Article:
Payroll compliance is an important consideration for HR and payroll professionals.
You need to make sure you can protect your payroll team – and your business as a whole – from any penalties that may stem from non-compliance.
You’ll also want to make sure that you’re keeping your employees happy by paying them on time – and seeing that they’re receiving the correct salary in the process.
To help you with payroll compliance, we’ve compiled a series of tips that will keep you on the right track.
Here’s what we cover in this article:
- 1. Keep accurate personal records
- 2. Submit your payroll information on time
- 3. Manage employee expectations
- 4. Understand workplace pensions
- 5. Use audit trails
- 6. Stay up to date with payroll legislation
- 7. Understand international legislation
- 8. Speak to the experts
- 9. Get feedback from your employees
- 10. Switch to a self-service model
- Final thoughts on staying compliant with payroll
1. Keep accurate personal records
Making sure you have the correct personal information for each employee may seem obvious but it’s really important.
Remember, it’s your responsibility to maintain employee records accurately for the duration of their tenure.
The personal information of your employees can change on a regular basis – and some of that info will be likely to affect your payroll.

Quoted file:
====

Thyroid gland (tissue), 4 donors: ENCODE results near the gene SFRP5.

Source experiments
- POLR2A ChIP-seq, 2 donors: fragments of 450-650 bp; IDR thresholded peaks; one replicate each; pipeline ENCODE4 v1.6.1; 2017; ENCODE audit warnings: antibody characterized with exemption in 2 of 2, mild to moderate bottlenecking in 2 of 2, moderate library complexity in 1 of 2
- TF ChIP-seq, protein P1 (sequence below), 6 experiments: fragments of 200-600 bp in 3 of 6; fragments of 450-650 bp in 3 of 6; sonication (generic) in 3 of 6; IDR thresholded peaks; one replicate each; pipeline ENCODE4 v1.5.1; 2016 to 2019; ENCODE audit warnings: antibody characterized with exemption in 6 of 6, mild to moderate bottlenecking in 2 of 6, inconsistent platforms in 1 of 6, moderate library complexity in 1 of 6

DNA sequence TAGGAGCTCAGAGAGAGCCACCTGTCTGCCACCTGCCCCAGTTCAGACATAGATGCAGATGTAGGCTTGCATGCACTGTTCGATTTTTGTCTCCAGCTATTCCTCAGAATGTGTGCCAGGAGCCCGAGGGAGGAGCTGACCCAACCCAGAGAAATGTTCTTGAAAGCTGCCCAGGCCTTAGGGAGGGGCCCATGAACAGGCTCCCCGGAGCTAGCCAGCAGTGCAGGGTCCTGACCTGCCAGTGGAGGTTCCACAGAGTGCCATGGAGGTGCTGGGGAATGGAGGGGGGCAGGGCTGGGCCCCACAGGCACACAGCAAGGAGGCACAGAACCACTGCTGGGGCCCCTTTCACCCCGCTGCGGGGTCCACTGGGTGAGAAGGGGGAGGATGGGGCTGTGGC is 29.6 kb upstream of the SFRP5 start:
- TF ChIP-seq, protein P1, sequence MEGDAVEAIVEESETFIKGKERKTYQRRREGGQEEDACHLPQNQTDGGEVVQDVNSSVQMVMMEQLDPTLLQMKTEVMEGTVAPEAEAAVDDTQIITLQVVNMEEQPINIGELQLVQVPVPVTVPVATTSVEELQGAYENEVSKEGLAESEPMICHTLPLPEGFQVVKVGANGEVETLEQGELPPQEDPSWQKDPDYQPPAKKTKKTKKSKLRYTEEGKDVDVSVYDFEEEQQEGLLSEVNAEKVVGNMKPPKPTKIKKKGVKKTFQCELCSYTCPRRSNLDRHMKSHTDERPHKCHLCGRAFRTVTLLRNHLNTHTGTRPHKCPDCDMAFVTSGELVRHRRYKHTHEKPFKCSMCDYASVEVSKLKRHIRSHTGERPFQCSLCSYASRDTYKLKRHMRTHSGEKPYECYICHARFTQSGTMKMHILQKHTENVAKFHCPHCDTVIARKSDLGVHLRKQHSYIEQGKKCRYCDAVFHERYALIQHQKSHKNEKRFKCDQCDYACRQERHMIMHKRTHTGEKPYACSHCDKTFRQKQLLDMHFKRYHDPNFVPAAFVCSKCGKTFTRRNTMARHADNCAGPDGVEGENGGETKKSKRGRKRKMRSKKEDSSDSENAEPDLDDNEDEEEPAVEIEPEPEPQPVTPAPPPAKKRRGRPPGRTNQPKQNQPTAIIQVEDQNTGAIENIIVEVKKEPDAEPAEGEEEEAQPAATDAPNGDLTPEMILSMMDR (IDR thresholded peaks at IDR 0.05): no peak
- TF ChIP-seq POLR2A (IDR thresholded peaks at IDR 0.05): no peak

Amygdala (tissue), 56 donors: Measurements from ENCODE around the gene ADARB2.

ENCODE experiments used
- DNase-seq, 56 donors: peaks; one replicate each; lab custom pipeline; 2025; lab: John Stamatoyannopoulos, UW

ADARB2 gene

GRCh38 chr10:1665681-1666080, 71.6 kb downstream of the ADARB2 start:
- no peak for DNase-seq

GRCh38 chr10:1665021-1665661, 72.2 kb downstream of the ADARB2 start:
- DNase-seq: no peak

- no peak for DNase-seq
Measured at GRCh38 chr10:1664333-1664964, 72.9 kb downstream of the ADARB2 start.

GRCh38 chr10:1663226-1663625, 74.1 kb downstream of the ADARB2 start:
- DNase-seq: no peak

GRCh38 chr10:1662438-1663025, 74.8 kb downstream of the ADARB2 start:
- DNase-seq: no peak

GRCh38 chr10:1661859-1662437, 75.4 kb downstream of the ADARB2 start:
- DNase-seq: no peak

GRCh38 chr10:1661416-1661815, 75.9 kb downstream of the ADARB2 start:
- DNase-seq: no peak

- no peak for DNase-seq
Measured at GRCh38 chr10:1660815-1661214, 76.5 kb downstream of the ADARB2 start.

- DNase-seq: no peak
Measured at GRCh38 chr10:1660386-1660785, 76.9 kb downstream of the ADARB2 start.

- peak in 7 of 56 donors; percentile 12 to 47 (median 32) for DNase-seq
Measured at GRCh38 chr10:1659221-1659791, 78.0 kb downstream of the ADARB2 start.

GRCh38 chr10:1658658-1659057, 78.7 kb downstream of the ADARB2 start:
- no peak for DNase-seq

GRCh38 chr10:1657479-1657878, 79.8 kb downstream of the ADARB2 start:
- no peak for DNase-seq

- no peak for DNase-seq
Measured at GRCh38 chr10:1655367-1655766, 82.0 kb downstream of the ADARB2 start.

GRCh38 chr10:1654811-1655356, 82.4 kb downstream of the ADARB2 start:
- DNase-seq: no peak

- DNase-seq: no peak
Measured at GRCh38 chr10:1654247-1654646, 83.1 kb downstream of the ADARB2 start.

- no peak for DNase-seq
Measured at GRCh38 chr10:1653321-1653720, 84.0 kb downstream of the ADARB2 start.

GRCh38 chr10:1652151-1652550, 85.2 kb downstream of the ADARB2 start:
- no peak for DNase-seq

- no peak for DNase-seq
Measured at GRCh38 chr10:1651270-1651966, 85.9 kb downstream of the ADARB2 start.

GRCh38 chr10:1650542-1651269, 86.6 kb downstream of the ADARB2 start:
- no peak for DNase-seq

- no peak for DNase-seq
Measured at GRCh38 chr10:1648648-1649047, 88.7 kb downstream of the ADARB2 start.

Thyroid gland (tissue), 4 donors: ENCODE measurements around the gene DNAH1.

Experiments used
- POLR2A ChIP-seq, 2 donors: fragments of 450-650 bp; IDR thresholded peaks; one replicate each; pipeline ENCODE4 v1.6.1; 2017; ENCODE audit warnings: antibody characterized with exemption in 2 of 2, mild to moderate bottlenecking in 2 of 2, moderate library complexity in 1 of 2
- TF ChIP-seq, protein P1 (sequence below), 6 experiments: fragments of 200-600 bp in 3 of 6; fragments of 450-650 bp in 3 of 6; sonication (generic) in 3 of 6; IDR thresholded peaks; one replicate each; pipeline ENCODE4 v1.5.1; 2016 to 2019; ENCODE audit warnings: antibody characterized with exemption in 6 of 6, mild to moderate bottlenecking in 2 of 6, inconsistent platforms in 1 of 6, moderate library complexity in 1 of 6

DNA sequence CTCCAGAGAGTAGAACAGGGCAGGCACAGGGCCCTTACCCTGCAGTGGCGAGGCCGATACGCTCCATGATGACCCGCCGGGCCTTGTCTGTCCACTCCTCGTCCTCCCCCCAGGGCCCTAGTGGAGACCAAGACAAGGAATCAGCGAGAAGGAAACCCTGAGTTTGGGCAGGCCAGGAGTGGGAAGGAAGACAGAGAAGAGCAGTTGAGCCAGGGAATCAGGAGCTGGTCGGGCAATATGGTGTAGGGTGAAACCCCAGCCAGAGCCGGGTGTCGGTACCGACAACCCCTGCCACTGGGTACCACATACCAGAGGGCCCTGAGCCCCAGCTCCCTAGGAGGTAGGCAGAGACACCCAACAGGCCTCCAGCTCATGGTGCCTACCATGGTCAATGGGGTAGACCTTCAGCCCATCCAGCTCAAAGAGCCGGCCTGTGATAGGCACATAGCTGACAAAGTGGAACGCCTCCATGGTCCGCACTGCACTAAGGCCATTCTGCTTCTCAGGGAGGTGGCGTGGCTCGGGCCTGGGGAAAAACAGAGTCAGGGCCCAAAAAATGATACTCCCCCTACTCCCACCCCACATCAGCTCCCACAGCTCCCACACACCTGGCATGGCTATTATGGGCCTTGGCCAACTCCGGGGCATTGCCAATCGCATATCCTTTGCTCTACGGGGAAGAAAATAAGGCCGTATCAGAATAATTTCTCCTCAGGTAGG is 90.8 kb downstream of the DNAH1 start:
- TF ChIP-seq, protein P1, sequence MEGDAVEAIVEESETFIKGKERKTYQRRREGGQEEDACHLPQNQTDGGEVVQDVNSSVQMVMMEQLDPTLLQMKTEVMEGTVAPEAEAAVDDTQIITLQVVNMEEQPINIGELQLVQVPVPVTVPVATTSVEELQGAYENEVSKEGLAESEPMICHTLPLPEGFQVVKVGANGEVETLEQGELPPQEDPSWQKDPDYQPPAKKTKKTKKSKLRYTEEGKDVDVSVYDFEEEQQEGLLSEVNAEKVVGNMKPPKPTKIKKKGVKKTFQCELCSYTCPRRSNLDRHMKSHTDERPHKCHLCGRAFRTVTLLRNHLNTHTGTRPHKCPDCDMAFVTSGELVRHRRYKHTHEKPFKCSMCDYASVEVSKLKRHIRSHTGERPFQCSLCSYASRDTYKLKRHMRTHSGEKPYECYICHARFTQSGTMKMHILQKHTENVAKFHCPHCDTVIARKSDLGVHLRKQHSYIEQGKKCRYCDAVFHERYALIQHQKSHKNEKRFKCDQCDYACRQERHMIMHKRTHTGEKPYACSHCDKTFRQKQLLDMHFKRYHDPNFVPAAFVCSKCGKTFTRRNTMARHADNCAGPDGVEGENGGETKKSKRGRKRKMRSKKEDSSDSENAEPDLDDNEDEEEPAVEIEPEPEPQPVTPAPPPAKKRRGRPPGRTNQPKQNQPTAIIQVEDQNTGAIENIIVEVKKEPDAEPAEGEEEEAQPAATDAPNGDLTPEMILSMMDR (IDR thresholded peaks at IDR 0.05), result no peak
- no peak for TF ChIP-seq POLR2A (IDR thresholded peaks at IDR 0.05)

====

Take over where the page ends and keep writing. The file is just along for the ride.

No matter whether the change is down to a promotion, a salary increase after a pay review or taking time off for maternity leave, everything needs to be processed in the right way.
While it may seem like a juggling act at times, keeping accurate personal records is something you need to stay on top of.
2. Submit your payroll information on time
If you make late submissions, your business risks being penalised.
Payroll can be very complex and you have numerous considerations that need to be dealt with including:
- Tax deadlines
- Shifting paydays
- Quarterly reporting.
So make sure you factor in enough time to get tasks done.
To help you stay on top of things, you could create an annual calendar. It should feature all the important dates that you need to stay on top of, covering the submission of timesheets and invoices, and when payments need to be made.
This will help you ensure that key tasks aren’t missed.
The calendar will also allow you to keep employees informed on when they’ll get paid. And it will help your team stay on top of any tasks that need to be carried out so payroll is run smoothly.
One task you need to cover is payroll year end.
This is the process that involves you ensuring your final reports to HMRC are submitted by 19 April. And your employees must have access to their P60s by 31 May.
There are more steps you need to cover to close off the old payroll year and start the new one.
Want to learn more about the process? Read our payroll year end checklist article.
3. Manage employee expectations